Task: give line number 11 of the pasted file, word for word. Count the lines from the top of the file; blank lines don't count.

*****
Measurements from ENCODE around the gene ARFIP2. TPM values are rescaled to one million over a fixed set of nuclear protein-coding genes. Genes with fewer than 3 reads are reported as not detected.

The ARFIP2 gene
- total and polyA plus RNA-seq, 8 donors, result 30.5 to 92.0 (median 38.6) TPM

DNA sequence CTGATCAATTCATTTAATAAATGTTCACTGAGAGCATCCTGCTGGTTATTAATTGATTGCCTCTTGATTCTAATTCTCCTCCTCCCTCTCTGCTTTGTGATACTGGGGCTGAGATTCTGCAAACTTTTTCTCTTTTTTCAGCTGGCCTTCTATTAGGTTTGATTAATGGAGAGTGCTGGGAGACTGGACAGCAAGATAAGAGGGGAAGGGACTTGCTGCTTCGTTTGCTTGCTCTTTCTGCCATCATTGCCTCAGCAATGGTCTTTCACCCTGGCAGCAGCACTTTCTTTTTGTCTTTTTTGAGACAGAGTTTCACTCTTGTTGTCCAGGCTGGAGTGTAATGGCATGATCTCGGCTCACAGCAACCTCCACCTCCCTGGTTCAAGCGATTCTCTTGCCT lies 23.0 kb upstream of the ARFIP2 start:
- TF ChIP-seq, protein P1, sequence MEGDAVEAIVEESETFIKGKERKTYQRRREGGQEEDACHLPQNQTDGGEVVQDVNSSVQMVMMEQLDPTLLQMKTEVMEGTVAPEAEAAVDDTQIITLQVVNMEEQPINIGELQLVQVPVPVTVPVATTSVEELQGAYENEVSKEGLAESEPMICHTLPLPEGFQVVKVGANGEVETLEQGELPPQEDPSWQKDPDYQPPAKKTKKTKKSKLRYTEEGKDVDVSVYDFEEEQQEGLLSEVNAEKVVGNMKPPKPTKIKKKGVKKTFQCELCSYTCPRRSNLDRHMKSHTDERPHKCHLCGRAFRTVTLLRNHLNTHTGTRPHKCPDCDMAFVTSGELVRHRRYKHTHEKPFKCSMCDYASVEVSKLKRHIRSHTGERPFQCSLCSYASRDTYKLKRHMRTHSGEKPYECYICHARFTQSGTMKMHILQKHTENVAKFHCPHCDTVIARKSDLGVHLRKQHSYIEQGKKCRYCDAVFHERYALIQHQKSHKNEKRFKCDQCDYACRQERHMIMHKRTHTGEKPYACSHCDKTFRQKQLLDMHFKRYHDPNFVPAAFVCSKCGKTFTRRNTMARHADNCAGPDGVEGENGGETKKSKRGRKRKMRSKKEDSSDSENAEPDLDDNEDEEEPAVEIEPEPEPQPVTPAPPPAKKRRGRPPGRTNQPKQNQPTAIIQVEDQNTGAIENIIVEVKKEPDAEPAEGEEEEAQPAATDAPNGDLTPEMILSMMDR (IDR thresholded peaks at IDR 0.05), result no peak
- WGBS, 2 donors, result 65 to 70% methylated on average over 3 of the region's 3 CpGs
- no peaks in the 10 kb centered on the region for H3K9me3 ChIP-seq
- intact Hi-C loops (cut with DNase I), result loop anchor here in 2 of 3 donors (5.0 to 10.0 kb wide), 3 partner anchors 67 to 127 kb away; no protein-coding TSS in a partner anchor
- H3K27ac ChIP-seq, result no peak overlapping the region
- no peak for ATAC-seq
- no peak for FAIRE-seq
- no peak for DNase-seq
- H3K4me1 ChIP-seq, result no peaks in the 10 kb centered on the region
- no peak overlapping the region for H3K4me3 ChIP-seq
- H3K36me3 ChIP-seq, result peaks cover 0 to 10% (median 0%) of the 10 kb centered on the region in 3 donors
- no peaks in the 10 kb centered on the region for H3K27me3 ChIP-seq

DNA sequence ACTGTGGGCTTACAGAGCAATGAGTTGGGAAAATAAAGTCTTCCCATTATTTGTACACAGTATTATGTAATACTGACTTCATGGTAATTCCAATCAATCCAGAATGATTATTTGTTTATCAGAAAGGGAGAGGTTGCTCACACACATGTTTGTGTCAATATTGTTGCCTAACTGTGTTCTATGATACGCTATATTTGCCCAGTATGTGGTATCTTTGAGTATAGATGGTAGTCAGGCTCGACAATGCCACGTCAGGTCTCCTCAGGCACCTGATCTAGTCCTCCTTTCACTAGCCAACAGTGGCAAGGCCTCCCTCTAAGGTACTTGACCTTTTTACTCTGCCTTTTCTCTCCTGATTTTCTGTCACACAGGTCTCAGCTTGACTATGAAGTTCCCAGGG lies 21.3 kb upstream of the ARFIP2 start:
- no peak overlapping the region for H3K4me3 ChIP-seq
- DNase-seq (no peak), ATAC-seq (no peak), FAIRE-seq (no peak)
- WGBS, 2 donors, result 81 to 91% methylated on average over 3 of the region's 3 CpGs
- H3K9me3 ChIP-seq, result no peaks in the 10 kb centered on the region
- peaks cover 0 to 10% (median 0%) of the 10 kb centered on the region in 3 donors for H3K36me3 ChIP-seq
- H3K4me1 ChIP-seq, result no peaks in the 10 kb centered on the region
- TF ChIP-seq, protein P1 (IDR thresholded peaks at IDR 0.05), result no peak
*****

- no peak for FAIRE-seq